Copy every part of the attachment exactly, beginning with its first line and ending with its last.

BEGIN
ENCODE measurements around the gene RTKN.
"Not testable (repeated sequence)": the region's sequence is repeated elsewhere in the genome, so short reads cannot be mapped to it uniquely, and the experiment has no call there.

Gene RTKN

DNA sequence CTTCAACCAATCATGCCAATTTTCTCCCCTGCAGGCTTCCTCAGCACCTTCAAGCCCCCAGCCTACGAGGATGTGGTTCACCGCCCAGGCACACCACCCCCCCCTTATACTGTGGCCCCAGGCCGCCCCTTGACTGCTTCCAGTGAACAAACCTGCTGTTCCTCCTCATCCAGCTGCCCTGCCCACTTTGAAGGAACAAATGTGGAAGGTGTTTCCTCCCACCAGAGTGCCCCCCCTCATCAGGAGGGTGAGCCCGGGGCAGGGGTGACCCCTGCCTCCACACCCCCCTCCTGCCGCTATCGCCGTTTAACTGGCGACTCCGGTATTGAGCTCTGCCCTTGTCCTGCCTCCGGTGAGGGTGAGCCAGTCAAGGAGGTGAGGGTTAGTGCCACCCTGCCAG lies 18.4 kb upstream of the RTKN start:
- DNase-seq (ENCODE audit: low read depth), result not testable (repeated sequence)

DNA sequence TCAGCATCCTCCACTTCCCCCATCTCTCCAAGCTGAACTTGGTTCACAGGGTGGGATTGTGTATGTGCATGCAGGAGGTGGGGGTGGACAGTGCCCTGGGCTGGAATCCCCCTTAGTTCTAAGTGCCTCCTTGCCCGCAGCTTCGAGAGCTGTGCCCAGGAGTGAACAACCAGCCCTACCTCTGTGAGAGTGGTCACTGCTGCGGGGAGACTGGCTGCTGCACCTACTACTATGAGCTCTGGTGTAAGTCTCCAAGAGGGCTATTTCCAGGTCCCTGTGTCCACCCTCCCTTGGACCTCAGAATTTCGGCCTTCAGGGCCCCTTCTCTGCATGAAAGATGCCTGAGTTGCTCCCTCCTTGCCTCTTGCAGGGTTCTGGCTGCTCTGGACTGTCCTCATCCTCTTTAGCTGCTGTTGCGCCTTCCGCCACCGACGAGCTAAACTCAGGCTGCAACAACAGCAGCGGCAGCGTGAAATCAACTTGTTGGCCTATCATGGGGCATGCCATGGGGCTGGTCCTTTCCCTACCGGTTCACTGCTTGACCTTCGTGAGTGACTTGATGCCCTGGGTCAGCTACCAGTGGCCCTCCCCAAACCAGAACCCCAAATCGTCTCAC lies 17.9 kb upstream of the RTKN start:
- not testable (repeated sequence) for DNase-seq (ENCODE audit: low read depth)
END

ENCODE measurements around the gene RTKN.
"Not testable (repeated sequence)": the region's sequence is repeated elsewhere in the genome, so short reads cannot be mapped to it uniquely, and the experiment has no call there.

Gene RTKN

DNA sequence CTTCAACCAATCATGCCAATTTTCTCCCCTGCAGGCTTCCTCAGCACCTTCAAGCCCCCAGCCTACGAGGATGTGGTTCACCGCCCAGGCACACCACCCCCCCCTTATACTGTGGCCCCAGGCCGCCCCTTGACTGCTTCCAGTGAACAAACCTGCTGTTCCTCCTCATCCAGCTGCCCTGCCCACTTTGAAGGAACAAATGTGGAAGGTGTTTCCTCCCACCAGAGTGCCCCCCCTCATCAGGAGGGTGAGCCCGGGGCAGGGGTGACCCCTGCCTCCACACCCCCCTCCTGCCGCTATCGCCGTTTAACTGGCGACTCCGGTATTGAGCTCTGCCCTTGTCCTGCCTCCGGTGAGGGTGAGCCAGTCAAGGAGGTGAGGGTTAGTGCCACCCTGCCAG lies 18.4 kb upstream of the RTKN start:
- DNase-seq (ENCODE audit: low read depth), result not testable (repeated sequence)

DNA sequence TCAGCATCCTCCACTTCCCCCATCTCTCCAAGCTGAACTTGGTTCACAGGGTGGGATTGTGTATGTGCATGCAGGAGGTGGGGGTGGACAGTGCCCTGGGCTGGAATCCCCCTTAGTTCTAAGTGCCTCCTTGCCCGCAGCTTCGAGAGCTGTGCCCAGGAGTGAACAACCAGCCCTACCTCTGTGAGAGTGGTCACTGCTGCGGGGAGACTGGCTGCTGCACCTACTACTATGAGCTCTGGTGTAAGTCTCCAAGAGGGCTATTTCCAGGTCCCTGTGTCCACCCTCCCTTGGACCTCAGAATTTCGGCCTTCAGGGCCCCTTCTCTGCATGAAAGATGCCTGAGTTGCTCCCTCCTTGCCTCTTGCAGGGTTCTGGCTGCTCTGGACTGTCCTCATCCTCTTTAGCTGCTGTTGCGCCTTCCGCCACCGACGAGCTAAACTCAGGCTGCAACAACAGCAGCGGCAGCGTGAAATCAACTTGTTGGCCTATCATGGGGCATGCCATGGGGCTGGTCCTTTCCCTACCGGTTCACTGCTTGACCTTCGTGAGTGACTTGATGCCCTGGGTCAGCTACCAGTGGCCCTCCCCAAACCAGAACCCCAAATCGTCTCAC lies 17.9 kb upstream of the RTKN start:
- not testable (repeated sequence) for DNase-seq (ENCODE audit: low read depth)